8. ATRF Earns Three Green Globes, Exceeds NIH Building Standards | Poster

    Science.gov (United States)

    By Ashley DeVine, Staff Writer From project management and energy and water efficiency to emissions and the indoor environment, the Advanced Technology Research Facility (ATRF) was built with sustainability in mind, exceeding the National Institutes of Health’s (NIH’s) building standards and earning three Green Globes from the Green Building Initiative (GBI).

  9. Surface Resonance Bands on (001)W: Experimental Dispersion Relations

    DEFF Research Database (Denmark)

    Willis, R. F.; Feuerbacher, B.; Christensen, N. Egede

    1977-01-01

    A band of unbound surface states (resonances), located in an energy region above the vacuum threshold corresponding to an energy band gap in the electron states of the bulk crystal, has been observed by angle-resolved secondary-electron-emission spectroscopy. The experimental dispersion behavior...... is in agreement with the two-dimensional band structure of a clean (001)W surface recently proposed by Smith and Mittheiss....

  10. Development of a Control Banding Tool for Nanomaterials

    OpenAIRE

    Riediker, M.; Ostiguy, C.; Triolet, J.; Troisfontaine, P.; Vernez, D.; Bourdel, G.; Thieriet, N.; Cadène, A.

    2012-01-01

    Control banding (CB) can be a useful tool for managing the potential risks of nanomaterials. The here proposed CB, which should be part of an overall risk control strategy, groups materials by hazard and emission potential. The resulting decision matrix proposes control bands adapted to the risk potential levels and helps define an action plan. If this plan is not practical and financially feasible, a full risk assessment is launched. The hazard banding combines key concepts of nanomaterial t...

  11. Wurtzite gallium phosphide has a direct-band gap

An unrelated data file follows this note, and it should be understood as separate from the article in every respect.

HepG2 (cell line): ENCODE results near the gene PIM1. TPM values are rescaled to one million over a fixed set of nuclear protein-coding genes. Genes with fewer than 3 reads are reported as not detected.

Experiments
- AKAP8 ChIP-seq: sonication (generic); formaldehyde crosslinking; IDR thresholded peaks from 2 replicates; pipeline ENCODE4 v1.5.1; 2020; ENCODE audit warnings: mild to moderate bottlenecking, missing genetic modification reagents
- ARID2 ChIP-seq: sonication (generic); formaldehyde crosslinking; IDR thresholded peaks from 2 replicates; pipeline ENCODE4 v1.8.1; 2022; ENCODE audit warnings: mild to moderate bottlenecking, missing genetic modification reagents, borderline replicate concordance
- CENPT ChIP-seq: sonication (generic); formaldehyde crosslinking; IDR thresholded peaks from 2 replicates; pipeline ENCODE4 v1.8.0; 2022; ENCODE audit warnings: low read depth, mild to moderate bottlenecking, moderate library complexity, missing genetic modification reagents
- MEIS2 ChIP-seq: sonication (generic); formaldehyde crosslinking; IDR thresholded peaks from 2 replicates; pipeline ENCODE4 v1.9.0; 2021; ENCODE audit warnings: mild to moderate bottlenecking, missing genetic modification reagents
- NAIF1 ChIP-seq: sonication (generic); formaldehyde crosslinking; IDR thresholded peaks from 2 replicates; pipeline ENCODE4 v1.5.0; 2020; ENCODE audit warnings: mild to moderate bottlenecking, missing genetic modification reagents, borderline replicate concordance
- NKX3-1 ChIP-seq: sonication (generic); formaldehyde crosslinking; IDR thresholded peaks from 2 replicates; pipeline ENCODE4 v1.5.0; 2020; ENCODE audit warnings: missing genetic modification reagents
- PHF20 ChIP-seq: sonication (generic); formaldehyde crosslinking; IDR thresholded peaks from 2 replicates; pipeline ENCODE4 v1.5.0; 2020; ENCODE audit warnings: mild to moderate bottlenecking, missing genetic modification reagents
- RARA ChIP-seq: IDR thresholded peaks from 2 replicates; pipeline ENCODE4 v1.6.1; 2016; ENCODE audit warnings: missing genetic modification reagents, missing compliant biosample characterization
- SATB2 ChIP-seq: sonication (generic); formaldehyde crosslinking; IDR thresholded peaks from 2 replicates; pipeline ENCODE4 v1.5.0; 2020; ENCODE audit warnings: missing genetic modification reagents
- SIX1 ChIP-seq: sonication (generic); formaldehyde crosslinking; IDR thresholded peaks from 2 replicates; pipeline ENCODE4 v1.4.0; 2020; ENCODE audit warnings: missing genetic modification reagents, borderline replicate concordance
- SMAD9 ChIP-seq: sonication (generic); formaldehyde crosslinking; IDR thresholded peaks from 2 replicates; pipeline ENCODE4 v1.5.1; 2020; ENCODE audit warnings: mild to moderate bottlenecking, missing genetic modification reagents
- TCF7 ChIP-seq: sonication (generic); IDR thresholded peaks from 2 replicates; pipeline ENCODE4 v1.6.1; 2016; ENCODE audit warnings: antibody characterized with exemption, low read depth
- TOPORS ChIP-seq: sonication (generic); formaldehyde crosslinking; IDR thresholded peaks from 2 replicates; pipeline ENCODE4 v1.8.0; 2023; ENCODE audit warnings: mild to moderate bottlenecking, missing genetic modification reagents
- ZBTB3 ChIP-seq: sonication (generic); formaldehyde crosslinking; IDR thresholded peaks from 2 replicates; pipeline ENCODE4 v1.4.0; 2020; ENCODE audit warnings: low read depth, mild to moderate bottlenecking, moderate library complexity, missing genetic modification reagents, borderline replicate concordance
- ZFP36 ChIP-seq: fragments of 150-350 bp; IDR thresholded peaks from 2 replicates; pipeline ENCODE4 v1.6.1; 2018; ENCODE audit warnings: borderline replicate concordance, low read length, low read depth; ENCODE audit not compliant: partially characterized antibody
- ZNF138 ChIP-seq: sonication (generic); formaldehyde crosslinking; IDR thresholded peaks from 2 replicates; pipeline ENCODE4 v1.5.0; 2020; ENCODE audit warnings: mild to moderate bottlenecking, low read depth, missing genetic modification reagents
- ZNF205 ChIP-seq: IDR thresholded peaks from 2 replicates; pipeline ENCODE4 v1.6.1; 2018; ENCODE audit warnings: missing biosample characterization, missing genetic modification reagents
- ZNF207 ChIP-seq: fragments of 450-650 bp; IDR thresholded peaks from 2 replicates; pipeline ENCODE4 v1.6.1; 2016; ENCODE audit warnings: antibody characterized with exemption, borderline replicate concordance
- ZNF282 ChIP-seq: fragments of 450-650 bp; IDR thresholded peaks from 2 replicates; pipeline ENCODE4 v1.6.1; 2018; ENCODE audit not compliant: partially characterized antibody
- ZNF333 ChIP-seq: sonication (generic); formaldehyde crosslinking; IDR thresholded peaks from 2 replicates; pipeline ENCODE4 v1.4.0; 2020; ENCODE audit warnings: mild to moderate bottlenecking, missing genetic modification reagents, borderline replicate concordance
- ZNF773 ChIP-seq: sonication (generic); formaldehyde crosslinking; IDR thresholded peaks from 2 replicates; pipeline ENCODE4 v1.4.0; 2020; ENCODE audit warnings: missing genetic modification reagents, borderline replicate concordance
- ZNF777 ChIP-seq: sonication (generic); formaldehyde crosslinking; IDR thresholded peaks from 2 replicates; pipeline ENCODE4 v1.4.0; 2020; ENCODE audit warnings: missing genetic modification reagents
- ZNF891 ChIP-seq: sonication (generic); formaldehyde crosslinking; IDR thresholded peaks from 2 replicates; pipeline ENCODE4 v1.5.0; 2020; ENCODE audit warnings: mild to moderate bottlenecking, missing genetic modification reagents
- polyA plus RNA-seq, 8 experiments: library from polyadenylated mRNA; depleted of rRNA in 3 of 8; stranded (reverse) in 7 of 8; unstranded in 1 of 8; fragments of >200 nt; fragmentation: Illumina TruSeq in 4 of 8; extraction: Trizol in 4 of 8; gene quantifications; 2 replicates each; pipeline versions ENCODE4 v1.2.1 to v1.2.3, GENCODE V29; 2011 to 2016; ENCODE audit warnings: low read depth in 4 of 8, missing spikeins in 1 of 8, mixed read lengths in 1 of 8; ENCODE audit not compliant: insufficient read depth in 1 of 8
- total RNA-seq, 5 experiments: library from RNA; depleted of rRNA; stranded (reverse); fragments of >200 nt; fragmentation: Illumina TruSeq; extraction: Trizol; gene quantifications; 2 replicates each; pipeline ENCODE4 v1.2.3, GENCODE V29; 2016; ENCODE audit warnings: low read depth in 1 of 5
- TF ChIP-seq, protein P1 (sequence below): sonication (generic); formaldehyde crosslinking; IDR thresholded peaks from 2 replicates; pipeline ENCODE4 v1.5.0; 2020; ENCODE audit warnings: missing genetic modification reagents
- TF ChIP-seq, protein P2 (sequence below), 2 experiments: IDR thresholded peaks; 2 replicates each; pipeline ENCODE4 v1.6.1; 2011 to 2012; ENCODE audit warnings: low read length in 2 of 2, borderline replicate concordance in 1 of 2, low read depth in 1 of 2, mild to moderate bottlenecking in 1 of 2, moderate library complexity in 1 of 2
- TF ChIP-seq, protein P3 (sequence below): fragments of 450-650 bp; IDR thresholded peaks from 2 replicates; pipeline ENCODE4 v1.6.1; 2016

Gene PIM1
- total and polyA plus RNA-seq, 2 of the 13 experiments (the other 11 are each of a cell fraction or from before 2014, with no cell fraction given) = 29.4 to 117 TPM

NARCIS (Netherlands)

    Assali, S.; Zardo, I.; Plissard, S.; Verheijen, M.A.; Haverkort, J.E.M.; Bakkers, E.P.A.M.

    2013-01-01

    Gallium Phosphide (GaP) with the normal cubic crystal structure has an indirect band gap, which severely limits the emission efficiency. We report the fabrication of GaP nanowires with pure hexagonal crystal structure and demonstrate the direct nature of the band gap. We observe strong

  12. Reversible Concentration-Dependent Photoluminescence Quenching and Change of Emission Color in CsPbBr3 Nanowires and Nanoplatelets.

    Science.gov (United States)

    Di Stasio, Francesco; Imran, Muhammad; Akkerman, Quinten A; Prato, Mirko; Manna, Liberato; Krahne, Roman

    2017-06-15

    We discuss the photoluminescence (PL) of quantum-confined CsPbBr 3 colloidal nanocrystals of two different shapes (nanowires and nanoplatelets) at different concentrations in solution and in solid-state films. Upon increasing the nanocrystal concentration in solution, a constant drop in photoluminescence quantum yield is observed, accompanied by a significant PL red shift. This effect is reversible, and the original PL can be restored by diluting to the original concentration. We show that this effect can be in part attributed to self-absorption and partly to aggregation. In particular, for nanoplatelets, where the aggregation is mostly irreversible, while the self-absorption effect is reversible, the two contributions can be well separated. Finally, when dry solid-state films are prepared, the emission band is shifted into the green spectral region, close to the bulk CsPbBr 3 band gap, thus preventing blue emission from such films.

  13. Green perovskite light emitting diodes based on the ITO/Al2O3/CsPbBr3 heterojunction structure

    Science.gov (United States)

    Zhuang, Shiwei; Ma, Xue; Hu, Daqiang; Dong, Xin; Zhang, Yuantao; Zhang, Baolin

    2018-03-01